CHANDRAYAAN 3 MISSION: INTRODUCTION
On August 23, 2023, India’s Chandrayaan – 3 did something amazing – it gently landed on the moon’s south pole. This is a big deal because India has now become one of the few countries in the world, alongside the United States, Russia, and China, to pull off a successful moon landing. In this article, we’ll cover everything you need to know about the Chandrayaan 3 mission, which is important for the science and technology part of the UPSC exam.
CHANDRAYAAN 3: AN OVERVIEW
- The Indian Space Research Organisation (ISRO) conducted two previous lunar missions: Chandrayaan I and Chandrayaan II.
- Chandrayaan-1 was launched in 2008 and operated until 2009 when it lost communication; it also included a crash landing test on the moon.
- Chandrayaan-2, launched in 2019, aimed for a soft lunar landing but faced a mission failure.
- Chandrayaan-3, the third mission, incorporated lessons learned from the second mission and successfully achieved a soft landing on the Lunar South Pole on August 23, 2023.
- ISRO Chandrayaan 3 launch date was on July 14, 2023, from Sriharikota using the Geosynchronous Satellite Launch Vehicle Mark III (LVM3).
CHANDRAYAAN 3: DETAILS
In the Chandrayaan-3 mission, there’s a lander named Vikram and a rover called Pragyan, continuing the tradition from the previous Chandrayaan mission. The mission itself consists of three vital components: a lander module, a propulsion module, and the rover.
The propulsion module carries a significant payload known as SHAPE (Spectro- polarimetry of Habitable Planet Earth), designed to explore exo-planets and their potential habitability by studying reflected light.
Vikram, the lander, hosts a range of essential payloads, including ChaSTE (Chandra’s Surface Thermophysical Experiment), which measures temperature and thermal conductivity, ILSA (Instrument for Lunar Seismic Activity) for studying seismic activity at the landing site, LP (Langmuir Probe) to gauge plasma density and variations, and a passive Laser Retroreflector Array from NASA, contributing to lunar laser-ranging studies.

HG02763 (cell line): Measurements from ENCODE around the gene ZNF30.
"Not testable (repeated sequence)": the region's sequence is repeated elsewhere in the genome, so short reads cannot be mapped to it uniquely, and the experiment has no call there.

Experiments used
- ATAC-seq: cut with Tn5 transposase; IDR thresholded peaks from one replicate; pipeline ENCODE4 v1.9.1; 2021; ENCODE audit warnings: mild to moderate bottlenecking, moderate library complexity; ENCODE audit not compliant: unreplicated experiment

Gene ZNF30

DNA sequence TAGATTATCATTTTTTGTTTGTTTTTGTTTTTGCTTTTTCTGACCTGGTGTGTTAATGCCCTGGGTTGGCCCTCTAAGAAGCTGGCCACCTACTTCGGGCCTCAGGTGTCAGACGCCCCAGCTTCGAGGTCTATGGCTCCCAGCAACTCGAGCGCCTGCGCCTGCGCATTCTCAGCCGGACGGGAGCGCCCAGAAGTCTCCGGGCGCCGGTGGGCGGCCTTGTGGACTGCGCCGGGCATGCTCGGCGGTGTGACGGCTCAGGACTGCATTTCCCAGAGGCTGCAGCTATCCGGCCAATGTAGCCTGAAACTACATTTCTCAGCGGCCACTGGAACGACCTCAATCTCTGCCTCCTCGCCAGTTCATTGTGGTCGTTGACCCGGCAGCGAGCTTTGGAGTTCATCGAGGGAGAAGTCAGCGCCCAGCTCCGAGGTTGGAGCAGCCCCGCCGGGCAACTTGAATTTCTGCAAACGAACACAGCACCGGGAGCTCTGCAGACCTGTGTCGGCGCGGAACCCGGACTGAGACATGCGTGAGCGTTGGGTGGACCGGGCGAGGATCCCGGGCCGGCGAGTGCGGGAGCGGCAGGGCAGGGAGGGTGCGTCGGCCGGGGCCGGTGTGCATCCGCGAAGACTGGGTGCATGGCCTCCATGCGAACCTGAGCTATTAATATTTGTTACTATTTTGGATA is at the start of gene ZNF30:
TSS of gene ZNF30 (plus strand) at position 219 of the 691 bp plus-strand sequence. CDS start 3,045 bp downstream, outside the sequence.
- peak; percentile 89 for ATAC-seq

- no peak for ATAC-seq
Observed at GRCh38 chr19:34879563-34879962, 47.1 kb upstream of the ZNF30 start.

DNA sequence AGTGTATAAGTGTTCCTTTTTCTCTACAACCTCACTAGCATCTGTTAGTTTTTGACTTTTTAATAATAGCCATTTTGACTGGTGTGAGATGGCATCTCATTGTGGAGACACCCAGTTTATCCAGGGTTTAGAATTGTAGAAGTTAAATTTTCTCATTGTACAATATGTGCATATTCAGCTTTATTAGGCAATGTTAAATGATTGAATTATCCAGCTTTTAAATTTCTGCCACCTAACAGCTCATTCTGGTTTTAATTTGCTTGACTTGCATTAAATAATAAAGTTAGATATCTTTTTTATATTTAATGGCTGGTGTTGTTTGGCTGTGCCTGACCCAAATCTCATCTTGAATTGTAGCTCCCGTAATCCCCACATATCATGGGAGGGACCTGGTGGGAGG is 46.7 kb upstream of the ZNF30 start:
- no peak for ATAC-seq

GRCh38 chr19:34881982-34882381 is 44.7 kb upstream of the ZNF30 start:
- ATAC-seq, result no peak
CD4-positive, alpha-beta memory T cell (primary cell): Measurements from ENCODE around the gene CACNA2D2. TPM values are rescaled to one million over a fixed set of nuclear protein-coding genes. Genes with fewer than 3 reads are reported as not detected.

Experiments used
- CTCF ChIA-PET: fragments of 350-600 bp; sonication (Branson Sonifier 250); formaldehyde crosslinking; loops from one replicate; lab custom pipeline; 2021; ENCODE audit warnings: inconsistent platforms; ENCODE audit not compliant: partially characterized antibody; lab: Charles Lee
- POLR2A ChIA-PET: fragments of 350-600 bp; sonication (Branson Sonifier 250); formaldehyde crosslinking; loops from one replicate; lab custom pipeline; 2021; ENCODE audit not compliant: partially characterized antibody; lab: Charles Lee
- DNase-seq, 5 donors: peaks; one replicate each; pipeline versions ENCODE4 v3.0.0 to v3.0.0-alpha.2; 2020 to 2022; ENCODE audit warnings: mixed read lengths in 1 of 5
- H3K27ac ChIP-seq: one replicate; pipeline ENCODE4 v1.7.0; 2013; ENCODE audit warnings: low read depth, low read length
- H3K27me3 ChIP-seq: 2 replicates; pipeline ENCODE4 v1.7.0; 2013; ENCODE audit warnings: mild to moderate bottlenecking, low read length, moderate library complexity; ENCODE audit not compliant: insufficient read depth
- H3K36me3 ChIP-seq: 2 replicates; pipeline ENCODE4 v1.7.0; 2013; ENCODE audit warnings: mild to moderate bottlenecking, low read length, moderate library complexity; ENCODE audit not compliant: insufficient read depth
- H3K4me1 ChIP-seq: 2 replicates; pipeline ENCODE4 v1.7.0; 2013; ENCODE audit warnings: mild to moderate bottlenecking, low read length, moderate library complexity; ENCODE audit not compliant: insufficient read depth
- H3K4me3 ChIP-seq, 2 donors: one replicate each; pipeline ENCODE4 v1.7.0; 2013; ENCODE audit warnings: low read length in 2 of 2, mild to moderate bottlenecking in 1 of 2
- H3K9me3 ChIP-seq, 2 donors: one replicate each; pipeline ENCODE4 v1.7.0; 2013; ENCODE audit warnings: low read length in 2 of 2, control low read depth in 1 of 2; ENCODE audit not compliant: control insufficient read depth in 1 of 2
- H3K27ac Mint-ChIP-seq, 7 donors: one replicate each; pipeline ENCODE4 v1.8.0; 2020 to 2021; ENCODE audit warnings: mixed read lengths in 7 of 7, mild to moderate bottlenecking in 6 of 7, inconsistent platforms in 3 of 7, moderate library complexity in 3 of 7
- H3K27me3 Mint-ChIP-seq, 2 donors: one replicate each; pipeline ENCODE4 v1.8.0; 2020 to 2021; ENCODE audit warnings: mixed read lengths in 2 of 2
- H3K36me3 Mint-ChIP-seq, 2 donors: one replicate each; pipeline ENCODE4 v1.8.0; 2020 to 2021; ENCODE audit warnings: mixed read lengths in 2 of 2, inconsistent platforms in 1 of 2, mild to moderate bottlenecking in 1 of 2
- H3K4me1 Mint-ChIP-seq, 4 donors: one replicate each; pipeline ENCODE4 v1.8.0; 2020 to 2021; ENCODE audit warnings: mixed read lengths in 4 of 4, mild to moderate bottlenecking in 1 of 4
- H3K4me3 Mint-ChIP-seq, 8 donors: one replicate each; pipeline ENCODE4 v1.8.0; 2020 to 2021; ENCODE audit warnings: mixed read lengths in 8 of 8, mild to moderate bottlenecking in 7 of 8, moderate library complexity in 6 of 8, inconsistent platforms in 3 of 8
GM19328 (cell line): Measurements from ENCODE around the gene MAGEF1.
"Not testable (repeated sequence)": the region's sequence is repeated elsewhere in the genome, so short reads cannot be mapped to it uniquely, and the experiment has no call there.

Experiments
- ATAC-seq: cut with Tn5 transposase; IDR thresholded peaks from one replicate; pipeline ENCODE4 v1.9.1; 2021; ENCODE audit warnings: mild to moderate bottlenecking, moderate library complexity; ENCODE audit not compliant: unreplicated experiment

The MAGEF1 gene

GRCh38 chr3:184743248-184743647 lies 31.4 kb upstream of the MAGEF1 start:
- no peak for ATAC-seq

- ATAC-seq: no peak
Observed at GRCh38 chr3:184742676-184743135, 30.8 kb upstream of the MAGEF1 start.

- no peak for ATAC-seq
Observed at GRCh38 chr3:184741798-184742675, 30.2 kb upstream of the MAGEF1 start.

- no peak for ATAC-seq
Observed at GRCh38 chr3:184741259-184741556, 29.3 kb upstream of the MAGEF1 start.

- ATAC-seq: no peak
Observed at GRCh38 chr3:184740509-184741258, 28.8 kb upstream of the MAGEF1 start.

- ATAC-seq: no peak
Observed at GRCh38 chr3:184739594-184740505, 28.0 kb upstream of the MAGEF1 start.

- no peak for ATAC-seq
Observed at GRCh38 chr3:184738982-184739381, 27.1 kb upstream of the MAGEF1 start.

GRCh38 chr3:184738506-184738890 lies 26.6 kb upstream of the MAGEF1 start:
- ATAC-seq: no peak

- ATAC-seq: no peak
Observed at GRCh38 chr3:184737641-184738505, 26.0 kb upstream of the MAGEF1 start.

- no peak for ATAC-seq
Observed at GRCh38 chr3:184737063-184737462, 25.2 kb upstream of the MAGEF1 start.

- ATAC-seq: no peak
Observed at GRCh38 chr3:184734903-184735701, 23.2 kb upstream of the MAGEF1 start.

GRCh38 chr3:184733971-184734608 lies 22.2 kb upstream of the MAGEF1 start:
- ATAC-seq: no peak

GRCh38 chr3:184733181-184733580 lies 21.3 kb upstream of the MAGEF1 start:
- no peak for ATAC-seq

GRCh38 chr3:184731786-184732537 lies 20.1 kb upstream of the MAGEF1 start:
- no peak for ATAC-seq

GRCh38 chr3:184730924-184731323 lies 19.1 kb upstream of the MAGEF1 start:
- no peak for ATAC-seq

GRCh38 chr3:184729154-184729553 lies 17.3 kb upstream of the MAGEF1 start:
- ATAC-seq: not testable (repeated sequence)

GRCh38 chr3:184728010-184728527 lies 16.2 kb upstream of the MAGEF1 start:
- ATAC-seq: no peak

Pragyan, the rover, is well-equipped with advanced instruments like APXS (Alpha Particle X-ray Spectrometer) and LIBS (Laser Induced Breakdown Spectroscope). These cutting-edge technologies empower the mission to conduct diverse scientific experiments on the lunar surface.
Chandrayaan-3’s operational lifespan is one lunar day, equivalent to about 14 Earth days, and the mission operates within a budget of Rs 615 crore.
DIFFERENCE BETWEEN CHANDRAYAAN 3 MISSION & CHANDRAYAAN 2:
|ASPECT OF IMPROVEMENT||DESCRIPTION|
|Lesson Learned||Lessons from Chandrayaan-II’s failed soft landing were incorporated into ISRO Chandrayaan 3’s design.|
|Landing Area Expansion||The landing area was expanded, allowing for a safer soft landing within a larger designated region on the moon’s surface.|
|Increased Fuel Reserves||Vikram, the lander, was equipped with more fuel, extending its capability to travel towards the landing site.|
|Solar Panel Upgrade||Chandrayaan III Mission featured four solar panels, doubling the power generation capacity compared to Chandrayaan-2.|
|Descent Speed Monitoring||An onboard instrument, the Laser Doppler Velocimeter, continuously monitored the lander’s speed by sending laser beams to the lunar surface for speed calculations.|
For more information on the ISRO Chandrayaan 3 mission, please visit the official website dedicated to the mission, “ISRO Chandrayaan 3.”
For UPSC exam students, including details about Chandrayaan 3 missions in your UPSC notes can enrich your understanding of India’s space exploration achievements, which are relevant to the General Studies paper and showcase India’s scientific prowess and national development efforts.
ISRO CHANDRAYAAN 3: TIMELINE
|July 14, 2023||ISRO Launch of Chandrayaan 3 from the Satish Dhawan Space Centre (SDSC) in Sriharikota, Andhra Pradesh.|
|August 5, 2023||Entry of the mission into lunar orbit.|
|August 17, 2023||Separation of the lander module from the propulsion module.|
|August 18, 2023||The first deboosting maneuver to adjust the spacecraft’s orbit with a focus on the landing site, involving slowing down to reach the desired lunar orbit parameters.|